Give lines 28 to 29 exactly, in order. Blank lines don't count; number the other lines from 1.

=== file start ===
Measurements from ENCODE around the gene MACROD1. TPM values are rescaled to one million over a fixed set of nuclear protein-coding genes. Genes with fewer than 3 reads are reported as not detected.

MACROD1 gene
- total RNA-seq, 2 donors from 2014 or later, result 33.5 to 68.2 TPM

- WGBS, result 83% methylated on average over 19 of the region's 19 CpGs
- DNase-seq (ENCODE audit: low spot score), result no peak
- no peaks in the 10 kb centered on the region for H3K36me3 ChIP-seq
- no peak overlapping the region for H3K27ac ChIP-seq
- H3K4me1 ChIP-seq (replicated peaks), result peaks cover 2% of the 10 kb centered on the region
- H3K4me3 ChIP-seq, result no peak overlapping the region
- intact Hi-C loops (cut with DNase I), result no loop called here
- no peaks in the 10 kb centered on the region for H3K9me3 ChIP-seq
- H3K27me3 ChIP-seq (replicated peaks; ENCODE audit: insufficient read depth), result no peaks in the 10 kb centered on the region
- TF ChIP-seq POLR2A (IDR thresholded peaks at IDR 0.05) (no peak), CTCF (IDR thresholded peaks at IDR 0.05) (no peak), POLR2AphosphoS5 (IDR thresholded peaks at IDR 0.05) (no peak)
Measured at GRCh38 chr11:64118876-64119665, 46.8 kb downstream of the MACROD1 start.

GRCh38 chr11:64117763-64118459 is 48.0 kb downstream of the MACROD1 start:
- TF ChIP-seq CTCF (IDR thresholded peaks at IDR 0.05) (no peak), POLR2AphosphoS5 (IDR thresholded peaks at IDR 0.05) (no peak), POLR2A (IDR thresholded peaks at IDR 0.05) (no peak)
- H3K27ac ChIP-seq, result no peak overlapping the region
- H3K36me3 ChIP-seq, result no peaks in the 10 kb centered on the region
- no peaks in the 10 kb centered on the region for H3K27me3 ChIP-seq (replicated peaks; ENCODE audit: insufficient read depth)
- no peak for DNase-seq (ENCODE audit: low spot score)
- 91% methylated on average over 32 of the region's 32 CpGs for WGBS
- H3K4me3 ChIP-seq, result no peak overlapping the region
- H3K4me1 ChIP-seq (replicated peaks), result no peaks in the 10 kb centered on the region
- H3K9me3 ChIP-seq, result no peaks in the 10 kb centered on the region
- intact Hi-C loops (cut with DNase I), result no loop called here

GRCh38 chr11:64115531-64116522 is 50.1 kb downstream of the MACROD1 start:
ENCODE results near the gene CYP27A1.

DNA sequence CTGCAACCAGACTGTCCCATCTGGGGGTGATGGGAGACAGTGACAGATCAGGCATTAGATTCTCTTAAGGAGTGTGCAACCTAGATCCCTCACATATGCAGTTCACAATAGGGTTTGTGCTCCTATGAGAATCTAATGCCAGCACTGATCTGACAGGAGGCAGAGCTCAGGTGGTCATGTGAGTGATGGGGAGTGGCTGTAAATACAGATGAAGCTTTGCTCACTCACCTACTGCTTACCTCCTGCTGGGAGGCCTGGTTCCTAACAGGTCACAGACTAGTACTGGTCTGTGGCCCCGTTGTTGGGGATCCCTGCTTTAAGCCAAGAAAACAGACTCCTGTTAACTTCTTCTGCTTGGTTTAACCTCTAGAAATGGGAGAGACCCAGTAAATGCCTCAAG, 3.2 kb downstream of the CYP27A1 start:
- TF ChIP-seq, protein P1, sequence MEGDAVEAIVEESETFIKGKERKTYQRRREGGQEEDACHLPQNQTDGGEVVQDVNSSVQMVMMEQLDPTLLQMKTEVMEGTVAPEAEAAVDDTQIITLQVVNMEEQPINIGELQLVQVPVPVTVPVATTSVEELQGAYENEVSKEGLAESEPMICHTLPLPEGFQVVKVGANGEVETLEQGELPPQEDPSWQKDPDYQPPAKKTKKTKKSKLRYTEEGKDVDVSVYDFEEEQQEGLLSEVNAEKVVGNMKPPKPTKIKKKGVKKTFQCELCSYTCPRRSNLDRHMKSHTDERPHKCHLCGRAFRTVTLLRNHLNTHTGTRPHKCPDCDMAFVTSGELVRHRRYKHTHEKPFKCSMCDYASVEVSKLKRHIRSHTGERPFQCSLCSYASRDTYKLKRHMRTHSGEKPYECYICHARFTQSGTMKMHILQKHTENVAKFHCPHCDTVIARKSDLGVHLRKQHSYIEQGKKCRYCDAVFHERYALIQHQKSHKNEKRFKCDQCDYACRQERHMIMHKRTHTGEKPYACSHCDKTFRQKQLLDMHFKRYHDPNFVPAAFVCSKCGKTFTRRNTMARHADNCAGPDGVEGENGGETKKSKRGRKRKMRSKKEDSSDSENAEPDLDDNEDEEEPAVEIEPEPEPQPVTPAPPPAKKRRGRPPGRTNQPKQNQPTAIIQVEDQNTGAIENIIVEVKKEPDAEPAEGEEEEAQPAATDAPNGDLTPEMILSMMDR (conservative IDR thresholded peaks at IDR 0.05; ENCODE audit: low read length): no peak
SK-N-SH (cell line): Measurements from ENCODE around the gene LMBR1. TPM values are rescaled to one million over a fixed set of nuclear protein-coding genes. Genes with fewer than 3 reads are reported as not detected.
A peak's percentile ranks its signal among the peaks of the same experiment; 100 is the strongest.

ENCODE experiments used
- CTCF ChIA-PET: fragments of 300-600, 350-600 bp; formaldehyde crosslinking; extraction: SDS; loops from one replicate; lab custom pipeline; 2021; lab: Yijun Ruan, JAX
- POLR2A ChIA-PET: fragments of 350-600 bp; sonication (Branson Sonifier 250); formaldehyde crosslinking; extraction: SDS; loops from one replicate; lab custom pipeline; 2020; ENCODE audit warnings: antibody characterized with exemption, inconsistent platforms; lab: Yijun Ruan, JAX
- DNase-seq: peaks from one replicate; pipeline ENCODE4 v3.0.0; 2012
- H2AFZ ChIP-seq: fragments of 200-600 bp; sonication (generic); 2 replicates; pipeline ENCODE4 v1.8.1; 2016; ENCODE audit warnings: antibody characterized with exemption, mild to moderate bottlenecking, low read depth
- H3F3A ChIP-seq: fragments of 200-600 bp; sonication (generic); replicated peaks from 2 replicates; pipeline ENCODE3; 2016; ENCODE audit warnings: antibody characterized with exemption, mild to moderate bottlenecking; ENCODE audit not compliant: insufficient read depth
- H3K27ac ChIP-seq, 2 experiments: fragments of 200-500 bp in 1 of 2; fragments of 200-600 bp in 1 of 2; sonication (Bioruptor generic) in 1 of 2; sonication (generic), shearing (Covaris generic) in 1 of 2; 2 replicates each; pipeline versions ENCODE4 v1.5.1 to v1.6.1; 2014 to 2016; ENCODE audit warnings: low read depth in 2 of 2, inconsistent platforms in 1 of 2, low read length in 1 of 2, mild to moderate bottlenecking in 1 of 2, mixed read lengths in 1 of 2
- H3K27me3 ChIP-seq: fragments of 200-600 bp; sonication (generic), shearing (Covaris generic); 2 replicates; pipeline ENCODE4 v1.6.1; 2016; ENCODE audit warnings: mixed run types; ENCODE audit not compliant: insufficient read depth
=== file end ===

DNA sequence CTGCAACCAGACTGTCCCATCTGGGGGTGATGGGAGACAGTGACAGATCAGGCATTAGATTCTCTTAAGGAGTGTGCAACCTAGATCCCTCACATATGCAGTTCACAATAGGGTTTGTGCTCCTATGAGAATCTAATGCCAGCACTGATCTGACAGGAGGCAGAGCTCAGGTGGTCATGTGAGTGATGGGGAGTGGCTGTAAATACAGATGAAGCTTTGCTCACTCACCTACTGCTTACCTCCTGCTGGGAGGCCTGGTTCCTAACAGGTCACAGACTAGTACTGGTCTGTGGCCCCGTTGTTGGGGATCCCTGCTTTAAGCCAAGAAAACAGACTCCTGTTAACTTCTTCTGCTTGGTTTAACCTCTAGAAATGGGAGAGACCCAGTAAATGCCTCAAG, 3.2 kb downstream of the CYP27A1 start:
- TF ChIP-seq, protein P1, sequence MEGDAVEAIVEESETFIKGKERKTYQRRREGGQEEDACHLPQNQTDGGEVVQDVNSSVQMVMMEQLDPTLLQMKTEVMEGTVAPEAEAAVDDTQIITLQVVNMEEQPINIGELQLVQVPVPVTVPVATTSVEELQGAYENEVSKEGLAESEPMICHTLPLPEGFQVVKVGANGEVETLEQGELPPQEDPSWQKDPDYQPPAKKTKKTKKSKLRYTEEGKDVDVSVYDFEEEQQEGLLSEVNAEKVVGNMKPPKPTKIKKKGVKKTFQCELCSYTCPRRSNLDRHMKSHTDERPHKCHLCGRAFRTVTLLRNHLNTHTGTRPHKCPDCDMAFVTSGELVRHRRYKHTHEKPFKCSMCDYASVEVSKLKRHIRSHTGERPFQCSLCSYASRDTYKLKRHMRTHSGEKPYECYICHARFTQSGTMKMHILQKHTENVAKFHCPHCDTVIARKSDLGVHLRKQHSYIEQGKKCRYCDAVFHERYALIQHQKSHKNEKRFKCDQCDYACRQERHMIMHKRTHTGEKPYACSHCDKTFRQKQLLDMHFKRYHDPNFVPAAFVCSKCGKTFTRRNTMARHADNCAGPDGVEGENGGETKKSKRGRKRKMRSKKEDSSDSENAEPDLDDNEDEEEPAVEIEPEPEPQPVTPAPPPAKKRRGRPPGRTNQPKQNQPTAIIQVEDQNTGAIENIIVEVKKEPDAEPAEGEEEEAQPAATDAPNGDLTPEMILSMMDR (conservative IDR thresholded peaks at IDR 0.05; ENCODE audit: low read length): no peak